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Tennis Recruiting Welcomes the Class of 2023
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Labor Day is the unofficial end of summer. School starts back up, and there are new sixth-graders walking the halls. This week's rankings at the Tennis Recruiting Network are the first of the 2016-17 season - and they also mark the arrival of the Class of 2023.

The calendar at TennisRecruiting.net runs from September 1 through August 31. We calculated the final rankings for the outgoing seniors last week, and we bade farewell to the Class of 2016.

This week, the first week of September, we welcome the new sixth graders from the Class of 2023. Tuesday and Wednesday's rankings are the first official lists for the 2023 boys and girls, respectively:

This article takes a brief glance at some of the top youngsters in the Class of 2023. These kids have performed quite well in the 12s division - as well as the 14s and 16s.

 

Isabelle Kouzmanov (Novi, Mich.)

Tennis has always been important to eleven-year-old Isabelle Kouzmanov. Her father first put a racquet in her hand when she was three years old.

Top 6th-grader Isabelle Kouzmanov
"We were playing with those big, foam balls at home and Isabelle was having a blast smashing them with all her might," said her father, Marin Kouzmanov. "For her very young age she had impressive eye-hand coordination and strength."

As she starts middle school, the tennis talent is obvious. In her first year in the 12s, Kouzmanov has produced some impressive results, competing in the 12s division nationally as well as in the 14s division - and higher - in the USTA Midwest Section. Highlights include finishing second, third, and first at three National Selection Tournaments while posting five combined singles wins at this summer's USTA Clay Court and Hard Court Nationals.

"Isabelle is a natural athlete with an aggressive game and impressive striking abilities," said her father. "Her timing is great - which allows her to take the ball very early."

Kouzmanov's father also serves as her coach. The elder Kouzmanov works as a full-time tennis professional at The Sports Club of Novi where she practices.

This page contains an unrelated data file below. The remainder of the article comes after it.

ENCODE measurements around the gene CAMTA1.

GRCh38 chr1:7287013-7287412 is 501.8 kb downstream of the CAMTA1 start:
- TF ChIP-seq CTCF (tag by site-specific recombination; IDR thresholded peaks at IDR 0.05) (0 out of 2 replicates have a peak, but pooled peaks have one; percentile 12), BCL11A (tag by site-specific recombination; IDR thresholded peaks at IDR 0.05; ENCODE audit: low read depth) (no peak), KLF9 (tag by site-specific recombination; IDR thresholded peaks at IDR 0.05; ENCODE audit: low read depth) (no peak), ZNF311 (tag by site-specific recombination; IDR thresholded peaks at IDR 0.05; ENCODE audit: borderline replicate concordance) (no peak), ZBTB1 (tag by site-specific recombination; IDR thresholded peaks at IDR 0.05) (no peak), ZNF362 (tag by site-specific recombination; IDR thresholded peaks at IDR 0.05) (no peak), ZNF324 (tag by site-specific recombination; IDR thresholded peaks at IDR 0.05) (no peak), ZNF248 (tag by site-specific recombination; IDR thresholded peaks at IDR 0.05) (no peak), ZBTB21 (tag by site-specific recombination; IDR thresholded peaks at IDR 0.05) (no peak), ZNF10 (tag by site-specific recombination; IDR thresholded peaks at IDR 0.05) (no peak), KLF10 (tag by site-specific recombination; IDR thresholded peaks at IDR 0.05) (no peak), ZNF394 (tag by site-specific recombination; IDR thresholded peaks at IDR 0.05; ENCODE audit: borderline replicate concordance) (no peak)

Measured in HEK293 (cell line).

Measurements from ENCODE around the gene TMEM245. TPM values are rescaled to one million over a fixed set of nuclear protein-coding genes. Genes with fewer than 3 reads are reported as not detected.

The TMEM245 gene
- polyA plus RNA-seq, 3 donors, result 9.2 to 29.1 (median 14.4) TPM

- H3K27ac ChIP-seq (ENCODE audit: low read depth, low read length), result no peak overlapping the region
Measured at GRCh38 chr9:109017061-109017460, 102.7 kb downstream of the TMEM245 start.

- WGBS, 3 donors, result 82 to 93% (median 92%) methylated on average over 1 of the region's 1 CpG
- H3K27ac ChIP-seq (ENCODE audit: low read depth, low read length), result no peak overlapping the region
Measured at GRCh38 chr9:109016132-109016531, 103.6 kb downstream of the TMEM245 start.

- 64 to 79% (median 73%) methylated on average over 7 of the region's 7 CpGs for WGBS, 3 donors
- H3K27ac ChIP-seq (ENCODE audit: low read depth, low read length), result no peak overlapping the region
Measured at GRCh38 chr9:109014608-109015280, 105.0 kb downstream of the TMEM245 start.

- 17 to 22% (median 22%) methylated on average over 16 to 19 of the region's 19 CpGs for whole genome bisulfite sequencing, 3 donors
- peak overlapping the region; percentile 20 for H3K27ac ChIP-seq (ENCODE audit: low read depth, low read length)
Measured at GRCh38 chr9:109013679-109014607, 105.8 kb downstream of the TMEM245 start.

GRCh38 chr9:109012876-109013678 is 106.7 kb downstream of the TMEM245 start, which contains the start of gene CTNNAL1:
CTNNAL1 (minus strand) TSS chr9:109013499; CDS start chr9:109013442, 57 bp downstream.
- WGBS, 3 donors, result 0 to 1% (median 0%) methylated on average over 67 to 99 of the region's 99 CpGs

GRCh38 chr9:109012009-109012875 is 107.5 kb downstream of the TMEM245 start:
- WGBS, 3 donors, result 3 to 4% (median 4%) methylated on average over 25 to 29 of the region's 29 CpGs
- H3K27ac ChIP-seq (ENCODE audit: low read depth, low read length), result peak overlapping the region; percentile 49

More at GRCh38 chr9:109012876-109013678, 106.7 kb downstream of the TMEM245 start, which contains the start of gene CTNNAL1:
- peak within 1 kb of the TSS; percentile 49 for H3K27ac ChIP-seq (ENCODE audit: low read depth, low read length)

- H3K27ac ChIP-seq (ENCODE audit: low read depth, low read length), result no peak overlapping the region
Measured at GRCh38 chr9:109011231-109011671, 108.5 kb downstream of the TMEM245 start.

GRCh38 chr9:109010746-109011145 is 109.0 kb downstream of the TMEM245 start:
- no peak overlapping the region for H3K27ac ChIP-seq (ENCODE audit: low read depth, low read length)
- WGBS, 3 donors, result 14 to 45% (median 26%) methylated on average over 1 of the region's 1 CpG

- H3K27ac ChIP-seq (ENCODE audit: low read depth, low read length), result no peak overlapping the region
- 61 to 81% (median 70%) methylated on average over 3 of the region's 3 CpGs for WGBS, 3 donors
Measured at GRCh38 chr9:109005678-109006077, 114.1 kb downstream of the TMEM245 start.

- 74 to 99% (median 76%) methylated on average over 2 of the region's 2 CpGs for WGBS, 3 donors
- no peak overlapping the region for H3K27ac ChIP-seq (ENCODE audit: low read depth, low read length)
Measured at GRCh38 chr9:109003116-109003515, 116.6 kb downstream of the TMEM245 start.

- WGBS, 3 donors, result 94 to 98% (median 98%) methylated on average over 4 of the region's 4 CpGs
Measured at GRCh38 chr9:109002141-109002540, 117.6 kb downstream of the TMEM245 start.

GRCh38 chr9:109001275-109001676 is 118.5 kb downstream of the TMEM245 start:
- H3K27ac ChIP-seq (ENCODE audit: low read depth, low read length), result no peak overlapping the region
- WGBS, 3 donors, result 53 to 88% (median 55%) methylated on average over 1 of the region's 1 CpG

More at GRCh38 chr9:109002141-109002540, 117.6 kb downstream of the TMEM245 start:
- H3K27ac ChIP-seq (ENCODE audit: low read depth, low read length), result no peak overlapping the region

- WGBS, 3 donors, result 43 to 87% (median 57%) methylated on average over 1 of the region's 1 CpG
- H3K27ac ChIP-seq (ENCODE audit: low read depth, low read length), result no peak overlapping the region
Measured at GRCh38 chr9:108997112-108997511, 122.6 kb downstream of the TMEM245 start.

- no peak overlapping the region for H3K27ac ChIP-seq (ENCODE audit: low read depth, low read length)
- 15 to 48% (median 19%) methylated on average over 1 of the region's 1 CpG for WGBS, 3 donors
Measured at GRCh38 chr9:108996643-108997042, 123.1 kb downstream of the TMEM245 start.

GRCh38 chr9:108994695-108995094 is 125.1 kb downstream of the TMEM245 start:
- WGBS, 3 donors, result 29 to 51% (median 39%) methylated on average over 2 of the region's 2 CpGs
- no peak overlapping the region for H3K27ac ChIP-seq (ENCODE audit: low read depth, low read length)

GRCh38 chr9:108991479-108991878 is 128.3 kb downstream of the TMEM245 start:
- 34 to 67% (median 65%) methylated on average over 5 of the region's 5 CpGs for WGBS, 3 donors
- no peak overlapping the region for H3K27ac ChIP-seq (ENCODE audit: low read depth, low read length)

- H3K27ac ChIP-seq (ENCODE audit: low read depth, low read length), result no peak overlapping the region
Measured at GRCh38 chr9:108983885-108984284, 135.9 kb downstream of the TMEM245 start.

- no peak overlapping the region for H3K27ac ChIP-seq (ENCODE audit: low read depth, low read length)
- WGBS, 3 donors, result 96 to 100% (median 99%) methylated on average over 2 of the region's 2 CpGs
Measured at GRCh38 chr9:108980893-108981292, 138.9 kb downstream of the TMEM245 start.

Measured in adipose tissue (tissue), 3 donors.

"We are currently working on her footwork," said her father. "Isabelle is very fast and moves great on the court, but when she gets tired her footwork slows down. For her aggressive game, she needs her feet to be 100% all the time."

The 5'2" right-hander is an only child, and lives with her parents, Maya and Marin Kouzmanov, in Novi, Mich.

"We are homeschooling Isabelle," said her mother. "Homeschooling works great for us because it gives our family the flexibility to put together tennis, other activities and her dad's busy schedule."

Although she homeschools, the younger Kouzmanov has lots of interaction with her peers - where she thrives.

"Luckily, Isabelle is a fast learner, and that saves some school time. Once a week she goes to a homeschool group for five hours and she loves it. Being taught by professional teachers is great, but being around friends is important for her. Isabelle is a social kid, and she loves spending time with peers."

 

Kyle Kang (Fullerton, Calif.)

There are not many junior tennis players who are as prolific as Kyle Kang.

Top 6th-grader Kyle Kang.
Kang competed in 28 tournaments over the past year, posting a 62-32 record that includes ten victories over five-star opponents in older classes. Kang also took advantage of the challenging competition in California, with 27 of his 28 tournaments taking place in the Golden State.

Kang is the son of Aeri and David Kang, and the Kang family is very tight-knit. On the court, Kang has been inspired by his two older siblings: five-star eighth-grader Colin and three-star junior Kaylee.

"Kyle's strength and advantages in the sport come from his two older siblings," said his mother, Aeri. "Kyle practices with them, and their spirit of competition rubs off on him."

The younger Kang strives to emulate both his brother and his sister.

"Colin is self-disciplined, passionate, and intense in everything he strives to achieve. His passion for tennis is contagious for Kyle. Kaylee is an exceptional role model - she balances the rigors of tennis training with unyielding strive for academics. She sets the bar pretty high for both of her brothers."

Kang works with Dave Mann at the Fullerton Tennis Center.

"Coach Mann trains Kyle with an individualized approach that enhances his strengths - allowing Kyle to learn his skills outside the box," said his mother. "There is a significant emphasis on match play to mimic actual game situations."

The 4'10" right-hander plays an all-court game with a strong forehand and a tricky slice backhand.

"Kyle anticipates plays very well and transitions quickly from defense to offense," said his mother. "He has a variety of shots and mixes them very well to dictate play."

As noted above, the Kang family is very disciplined, and they make the most of their time. All three Kang children are strong in the classroom.

"Both Kyle and Colin are proud participants of the Center for Talented Youth (CTY) program from Johns Hopkins and take additional courses to further supplement their education," said his mother. "Academic fundamentals and strengths are a top priority in the Kang family."

But through it all, the California native has plenty of time to be a normal kid.